And in case you weren't aware, the Seattle Fur Exchange, which trades pelts and helps determine their market rate around the continent, has been in business here since 1898. Backed by the national Fur Commission, which represents family farmers and the humane euthanizing of animals, they're keeping our trader-trapper, bearskin rug-wearing reputation intact—and making a hotbed for controversy. Forget WTO, forget EMP, the business of furs is alive and kicking in this town.

Feels so good

A Web poll conducted by the Fur Commission (www.furcommission. com) asked, "Why own a fur?" The answers, in order of popularity, were as follows: They're 1) warm, 2) long-lasting, 3) great-looking, and 4) great-feeling. Other reasons included the eco-friendly (contrary to PETA's arguments) nature of furry animals as renewable resources, and the responsible farmers who contribute to wildlife management and protection. But let's get back to that sensory response. Sure, we don't get frostbite here regularly, and no, rain is probably not the greatest thing for your mink wrap. But the physical sensation of fur is like no other—soft, smooth, and feather light. For many customers, it's why they buy.

Speaking of actually buying one of these things, where can one do so in Seattle? In the land of activism and fleece, drizzle and microbrews, there are few purveyors of pelts easily scanned in the phone book. But ask any Seattleite who wants not just a fur, but the fur, and they'll extol the virtues of guilt-free jaunts to the East Coast, specifically recommending New York and Boston. We're just not really a fur town, they lament. It's not as acceptable here.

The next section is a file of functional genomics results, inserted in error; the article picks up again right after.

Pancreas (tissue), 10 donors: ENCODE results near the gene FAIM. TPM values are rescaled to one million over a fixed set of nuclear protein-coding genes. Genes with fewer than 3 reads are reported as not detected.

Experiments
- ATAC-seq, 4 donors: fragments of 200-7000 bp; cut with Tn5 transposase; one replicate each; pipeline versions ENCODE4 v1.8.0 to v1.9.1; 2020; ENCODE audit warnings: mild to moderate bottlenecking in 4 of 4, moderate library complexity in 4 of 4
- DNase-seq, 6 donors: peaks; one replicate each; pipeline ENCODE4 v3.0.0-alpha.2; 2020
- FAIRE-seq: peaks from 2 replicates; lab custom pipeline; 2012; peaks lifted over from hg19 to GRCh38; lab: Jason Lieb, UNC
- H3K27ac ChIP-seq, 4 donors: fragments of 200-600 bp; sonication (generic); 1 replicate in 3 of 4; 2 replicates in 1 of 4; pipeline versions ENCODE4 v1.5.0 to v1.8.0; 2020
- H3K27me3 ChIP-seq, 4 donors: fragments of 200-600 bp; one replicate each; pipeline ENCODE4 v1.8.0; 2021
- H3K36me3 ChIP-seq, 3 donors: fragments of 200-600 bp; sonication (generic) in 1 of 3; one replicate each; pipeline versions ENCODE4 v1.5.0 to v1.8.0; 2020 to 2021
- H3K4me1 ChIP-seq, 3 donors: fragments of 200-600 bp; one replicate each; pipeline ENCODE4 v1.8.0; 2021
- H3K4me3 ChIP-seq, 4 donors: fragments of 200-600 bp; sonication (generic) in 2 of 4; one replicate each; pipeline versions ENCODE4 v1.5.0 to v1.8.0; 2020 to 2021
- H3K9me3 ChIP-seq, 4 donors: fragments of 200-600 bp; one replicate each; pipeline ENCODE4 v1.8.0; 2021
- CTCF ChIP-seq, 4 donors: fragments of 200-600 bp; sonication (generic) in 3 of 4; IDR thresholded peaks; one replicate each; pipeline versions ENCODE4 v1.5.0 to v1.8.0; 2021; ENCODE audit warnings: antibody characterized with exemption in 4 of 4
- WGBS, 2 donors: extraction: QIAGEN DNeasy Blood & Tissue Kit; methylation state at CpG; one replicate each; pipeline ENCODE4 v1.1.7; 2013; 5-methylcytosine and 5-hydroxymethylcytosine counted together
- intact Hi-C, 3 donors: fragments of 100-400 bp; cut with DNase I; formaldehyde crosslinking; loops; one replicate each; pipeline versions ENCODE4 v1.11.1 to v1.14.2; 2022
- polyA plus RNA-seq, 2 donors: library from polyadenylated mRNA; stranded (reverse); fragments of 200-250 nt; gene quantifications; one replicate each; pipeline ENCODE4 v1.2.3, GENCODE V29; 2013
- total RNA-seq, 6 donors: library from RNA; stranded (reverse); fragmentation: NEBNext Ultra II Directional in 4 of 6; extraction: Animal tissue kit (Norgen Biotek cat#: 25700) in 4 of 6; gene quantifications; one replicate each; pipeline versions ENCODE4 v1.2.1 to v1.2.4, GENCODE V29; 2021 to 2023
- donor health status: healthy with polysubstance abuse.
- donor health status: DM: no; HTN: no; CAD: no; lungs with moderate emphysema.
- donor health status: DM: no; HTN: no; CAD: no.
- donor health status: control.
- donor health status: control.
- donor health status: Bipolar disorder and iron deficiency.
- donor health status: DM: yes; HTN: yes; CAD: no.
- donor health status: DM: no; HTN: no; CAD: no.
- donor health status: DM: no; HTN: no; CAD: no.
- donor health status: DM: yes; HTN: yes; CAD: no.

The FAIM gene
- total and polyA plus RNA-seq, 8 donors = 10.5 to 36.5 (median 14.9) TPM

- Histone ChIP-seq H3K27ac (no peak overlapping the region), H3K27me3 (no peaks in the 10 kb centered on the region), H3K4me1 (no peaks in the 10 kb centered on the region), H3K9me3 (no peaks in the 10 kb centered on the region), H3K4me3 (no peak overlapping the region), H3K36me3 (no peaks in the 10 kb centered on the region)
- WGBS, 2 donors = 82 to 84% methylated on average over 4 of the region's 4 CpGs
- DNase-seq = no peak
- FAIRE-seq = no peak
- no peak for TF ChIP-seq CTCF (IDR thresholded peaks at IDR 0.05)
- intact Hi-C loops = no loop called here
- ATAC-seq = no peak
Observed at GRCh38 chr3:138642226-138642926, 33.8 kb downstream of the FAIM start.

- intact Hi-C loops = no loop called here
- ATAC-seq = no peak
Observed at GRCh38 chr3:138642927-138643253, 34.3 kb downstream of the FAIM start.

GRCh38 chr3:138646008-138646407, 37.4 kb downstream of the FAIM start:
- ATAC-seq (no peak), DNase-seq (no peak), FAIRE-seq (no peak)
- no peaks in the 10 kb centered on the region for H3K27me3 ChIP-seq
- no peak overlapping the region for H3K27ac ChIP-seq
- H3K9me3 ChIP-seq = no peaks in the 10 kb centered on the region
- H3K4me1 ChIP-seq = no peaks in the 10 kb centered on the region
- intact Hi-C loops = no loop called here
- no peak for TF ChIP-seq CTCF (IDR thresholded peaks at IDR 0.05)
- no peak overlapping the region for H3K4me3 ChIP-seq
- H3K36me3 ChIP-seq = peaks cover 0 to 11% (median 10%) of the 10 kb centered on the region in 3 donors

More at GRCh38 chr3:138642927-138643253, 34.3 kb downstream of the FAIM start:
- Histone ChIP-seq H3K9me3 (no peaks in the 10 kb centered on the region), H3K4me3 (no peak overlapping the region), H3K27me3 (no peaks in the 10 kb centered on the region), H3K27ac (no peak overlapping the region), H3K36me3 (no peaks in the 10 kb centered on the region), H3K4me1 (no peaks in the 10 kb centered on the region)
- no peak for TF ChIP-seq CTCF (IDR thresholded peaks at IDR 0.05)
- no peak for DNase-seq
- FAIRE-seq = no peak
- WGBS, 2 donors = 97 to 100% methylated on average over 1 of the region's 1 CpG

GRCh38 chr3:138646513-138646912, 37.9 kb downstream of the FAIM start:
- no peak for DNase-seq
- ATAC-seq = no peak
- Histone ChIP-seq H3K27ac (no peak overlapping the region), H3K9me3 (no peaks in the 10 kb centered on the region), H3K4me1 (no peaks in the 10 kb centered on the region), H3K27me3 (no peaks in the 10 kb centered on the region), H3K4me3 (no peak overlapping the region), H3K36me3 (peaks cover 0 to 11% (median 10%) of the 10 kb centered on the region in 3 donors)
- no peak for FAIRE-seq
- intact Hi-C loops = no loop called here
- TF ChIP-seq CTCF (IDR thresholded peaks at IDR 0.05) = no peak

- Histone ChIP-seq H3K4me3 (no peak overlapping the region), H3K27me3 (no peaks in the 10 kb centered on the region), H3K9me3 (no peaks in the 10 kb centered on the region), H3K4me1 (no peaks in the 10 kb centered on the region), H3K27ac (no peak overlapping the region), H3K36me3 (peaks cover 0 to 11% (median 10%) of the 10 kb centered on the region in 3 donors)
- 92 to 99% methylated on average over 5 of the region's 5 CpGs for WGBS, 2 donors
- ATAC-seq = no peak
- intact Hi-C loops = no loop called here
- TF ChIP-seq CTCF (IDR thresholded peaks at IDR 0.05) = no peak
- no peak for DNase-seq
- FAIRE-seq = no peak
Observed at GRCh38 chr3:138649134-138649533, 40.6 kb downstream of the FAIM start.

Tell that to Bob Manders, who specializes in new and secondhand furs from his workshop and showroom at 1424 Pike (622-3076). Manders has been in business locally for 22 years, and his workshop is a testament to fur's timeless elegance and the hands-on craftsmanship you'd expect from such a pricey garment. His walls are adorned with adulatory letters from clients who inherited furs or needed them altered, furs he bought secondhand and tapers, or new furs he brought in from trade shows in Canada ("Bob—Great job on the stole. We still owe you for the mink heads"). Manders, a courtly, goateed man, was in an apron when I met him. He's worked with fur for over 50 years—and his experience shows. He led me around his work tables, which were littered with blue, brown, and white pelts, before stopping in front of a rack from which hung a dozen new coats from a Canadian excursion he took a couple of years ago. One by one, he helped me try them on: the gorgeous, full-length black mink coat ($4,250), a sumptuous sheared beaver jacket with a chevron-patterned collar and lapels ($2,750), a three-quarter-length brown mink jacket ($1,950). Each felt so much lighter than it looked on the hanger—and weighed pounds less than leather.